The Art of War and Geopolitics

In Sun Tzu’s military classic from ancient China The Art of War we get an early work of geopolitics. The text is well known for providing insights into commanding a military, maintaining discipline within ranks, and emphasizing the right mind-set for victory but a large part of it is devoted to classifying and evaluating terrain. The relationship an army has with the earth upon which it travels is one of the key aspects that leads it to victory or defeat, perhaps the key. The word geopolitics evokes control of resources, topographical access routes and choke points, and alliance-building amongst nations and states (or lords and chiefdoms) – all of which are discussed in the Art of War, only in the context of war in the ancient world instead of economics.

Modern warfare has grown far more complex and broadened its scope to include every vital component of a nation’s industrial output, with economics and international trade flows entering the military picture. What Sun Tzu’s famous work does in its military exposition of terrain is foster the image of the earth as a place or ground upon which forces both human and non-human are moved in certain predictable ways. It is in properly adapting one’s forces to the formations of the earth’s surface that victory is assured. A general’s success requires correct decisions but a great deal of the preparation for making those decisions is in analyzing the earth’s terrain. This mindset allows the reader to more easily imagine how power is established on earth and become primed to understand what is called in modernity geopolitics.

The meaning of Earth in The Art of War is contrasted with Heaven, although the two do not constitute different worlds as they historically have in the Christian West. Earth is typically used when referring to the ground that is walked on while Heaven refers to the greater constraints surrounding the earth up in the sky but also the state and its rule by the despot. Much of Chinese history is a succession of divine emperors with a special relationship to Heaven and from which the state derives its authority. The contrast is stark in the case of China: the emperor rules the earthly kingdom down below from the center of the state and with the authority of Heaven from up above. According to Sun Tzu, what unites them into a harmonious state is the Tao (Way):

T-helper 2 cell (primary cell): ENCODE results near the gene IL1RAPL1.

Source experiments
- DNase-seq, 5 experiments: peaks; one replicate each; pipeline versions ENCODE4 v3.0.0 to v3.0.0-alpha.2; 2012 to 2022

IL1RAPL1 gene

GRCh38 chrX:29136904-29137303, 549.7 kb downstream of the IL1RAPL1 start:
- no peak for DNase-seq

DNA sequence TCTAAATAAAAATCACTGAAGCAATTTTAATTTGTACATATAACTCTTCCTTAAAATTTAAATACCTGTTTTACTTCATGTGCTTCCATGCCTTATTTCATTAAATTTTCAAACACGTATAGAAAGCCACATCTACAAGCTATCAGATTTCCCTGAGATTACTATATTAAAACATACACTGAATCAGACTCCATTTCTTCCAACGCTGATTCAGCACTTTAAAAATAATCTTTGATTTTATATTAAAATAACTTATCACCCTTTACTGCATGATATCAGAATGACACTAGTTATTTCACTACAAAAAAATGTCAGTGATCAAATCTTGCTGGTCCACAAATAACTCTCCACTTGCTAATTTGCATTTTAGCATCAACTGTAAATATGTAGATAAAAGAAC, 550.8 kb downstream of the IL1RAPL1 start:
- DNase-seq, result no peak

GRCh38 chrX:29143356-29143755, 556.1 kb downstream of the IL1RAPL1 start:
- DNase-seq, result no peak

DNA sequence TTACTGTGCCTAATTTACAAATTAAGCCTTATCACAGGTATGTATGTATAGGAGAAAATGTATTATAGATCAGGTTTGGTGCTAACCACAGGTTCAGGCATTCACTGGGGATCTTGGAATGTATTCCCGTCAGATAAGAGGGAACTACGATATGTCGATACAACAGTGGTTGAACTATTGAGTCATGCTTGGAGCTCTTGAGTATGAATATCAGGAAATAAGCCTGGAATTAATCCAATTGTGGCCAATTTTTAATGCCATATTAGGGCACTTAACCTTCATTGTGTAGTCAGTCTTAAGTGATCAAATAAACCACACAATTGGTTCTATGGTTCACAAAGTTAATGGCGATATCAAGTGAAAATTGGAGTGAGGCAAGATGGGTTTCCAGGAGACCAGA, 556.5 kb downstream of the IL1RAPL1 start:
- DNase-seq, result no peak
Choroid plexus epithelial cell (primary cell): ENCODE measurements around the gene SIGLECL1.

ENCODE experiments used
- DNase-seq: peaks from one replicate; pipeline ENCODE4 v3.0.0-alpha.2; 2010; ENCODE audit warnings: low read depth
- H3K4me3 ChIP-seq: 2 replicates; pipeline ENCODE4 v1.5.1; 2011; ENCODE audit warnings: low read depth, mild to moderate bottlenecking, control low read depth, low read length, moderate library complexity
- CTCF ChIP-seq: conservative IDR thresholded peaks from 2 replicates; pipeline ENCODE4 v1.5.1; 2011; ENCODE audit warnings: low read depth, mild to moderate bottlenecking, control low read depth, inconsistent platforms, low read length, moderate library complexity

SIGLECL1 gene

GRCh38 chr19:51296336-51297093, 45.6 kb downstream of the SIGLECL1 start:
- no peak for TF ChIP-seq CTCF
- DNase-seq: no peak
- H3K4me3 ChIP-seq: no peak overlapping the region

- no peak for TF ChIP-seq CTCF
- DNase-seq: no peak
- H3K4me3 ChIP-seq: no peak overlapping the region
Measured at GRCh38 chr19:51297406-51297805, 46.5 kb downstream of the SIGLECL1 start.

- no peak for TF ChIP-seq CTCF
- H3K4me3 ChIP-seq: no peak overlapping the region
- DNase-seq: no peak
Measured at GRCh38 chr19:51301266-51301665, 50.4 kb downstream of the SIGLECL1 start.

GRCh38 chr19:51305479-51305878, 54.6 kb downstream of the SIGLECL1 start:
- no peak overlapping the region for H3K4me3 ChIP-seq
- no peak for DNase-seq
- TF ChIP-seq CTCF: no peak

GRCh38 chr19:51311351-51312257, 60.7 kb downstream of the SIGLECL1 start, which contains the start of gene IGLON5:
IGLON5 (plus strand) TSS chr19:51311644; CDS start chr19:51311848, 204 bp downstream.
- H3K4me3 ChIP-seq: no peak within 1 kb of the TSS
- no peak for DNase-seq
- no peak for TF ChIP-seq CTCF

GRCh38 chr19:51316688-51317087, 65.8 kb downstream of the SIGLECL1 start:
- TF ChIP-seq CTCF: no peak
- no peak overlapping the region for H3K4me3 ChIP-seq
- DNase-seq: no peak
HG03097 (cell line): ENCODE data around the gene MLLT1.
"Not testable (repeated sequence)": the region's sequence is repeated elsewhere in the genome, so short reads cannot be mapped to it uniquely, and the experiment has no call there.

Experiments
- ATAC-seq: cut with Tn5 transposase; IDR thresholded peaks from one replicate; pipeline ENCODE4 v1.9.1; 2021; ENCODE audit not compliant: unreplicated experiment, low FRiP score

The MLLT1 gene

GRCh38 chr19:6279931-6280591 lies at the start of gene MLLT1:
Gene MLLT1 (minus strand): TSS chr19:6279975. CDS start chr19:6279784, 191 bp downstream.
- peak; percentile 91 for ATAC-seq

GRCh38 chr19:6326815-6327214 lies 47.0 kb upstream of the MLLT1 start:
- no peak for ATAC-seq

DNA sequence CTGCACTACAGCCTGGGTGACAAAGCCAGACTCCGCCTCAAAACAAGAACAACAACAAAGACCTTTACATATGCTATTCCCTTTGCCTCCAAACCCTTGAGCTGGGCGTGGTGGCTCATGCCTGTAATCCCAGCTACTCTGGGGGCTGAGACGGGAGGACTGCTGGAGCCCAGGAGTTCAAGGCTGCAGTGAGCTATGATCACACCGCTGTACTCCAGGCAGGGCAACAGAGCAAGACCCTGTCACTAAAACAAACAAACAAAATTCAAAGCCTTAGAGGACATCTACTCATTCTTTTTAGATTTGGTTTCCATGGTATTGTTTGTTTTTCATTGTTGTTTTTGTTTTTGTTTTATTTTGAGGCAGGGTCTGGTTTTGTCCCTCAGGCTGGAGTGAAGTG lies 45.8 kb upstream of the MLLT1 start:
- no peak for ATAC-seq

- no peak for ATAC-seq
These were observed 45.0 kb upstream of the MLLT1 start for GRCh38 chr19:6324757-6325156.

“The Tao causes the people to be fully in accord with the ruler. Thus will die with him; they will live with him and not fear death.

Heaven encompasses yin and yang, cold and heat, and the constraints of the seasons.

Earth encompasses far or near, difficult or easy, expansive or confronted, fatal or tenable terrain.” (Chapter 1, Initial Estimations)

The ever-important and always sought after Tao is the unifying glue that keeps ruler and people, general and soldier together. It also ensures that warriors and aristocracy are bound together in a common cause, but warfare is conducted under different circumstances than state administration. The state is stationary and is located on a fixed territory whose borders can expand or shrink so long as it doesn’t dissolve or become subsumed. It’s duty is administration and it is from here that the decisions to go to war are made that the military then carries out. The military, on the other hand, is mobile and ruled by the generals orders as they maneuver through the terrain of the earth. These are two different and opposed organizations of a social body that have allied, or we could say, with Deleuze and Guattari, that the military’s war machine is captured by the state apparatus. The Tao in all of its glory and prestige is here viewed as a tool for capture. As Sun Tzu makes clear at the beginning of chapter seven, the despot is in control but then let loose: “[From the time] the general receives his commands from the ruler, unites the armies, and assembles the masses, to confronting the enemy and encamping, there is nothing more difficult than military combat.” He also notes at the end of chapter three that the general’s military is on a campaign it should be left alone: “One whose general is capable and not interfered with by the ruler will be victorious.”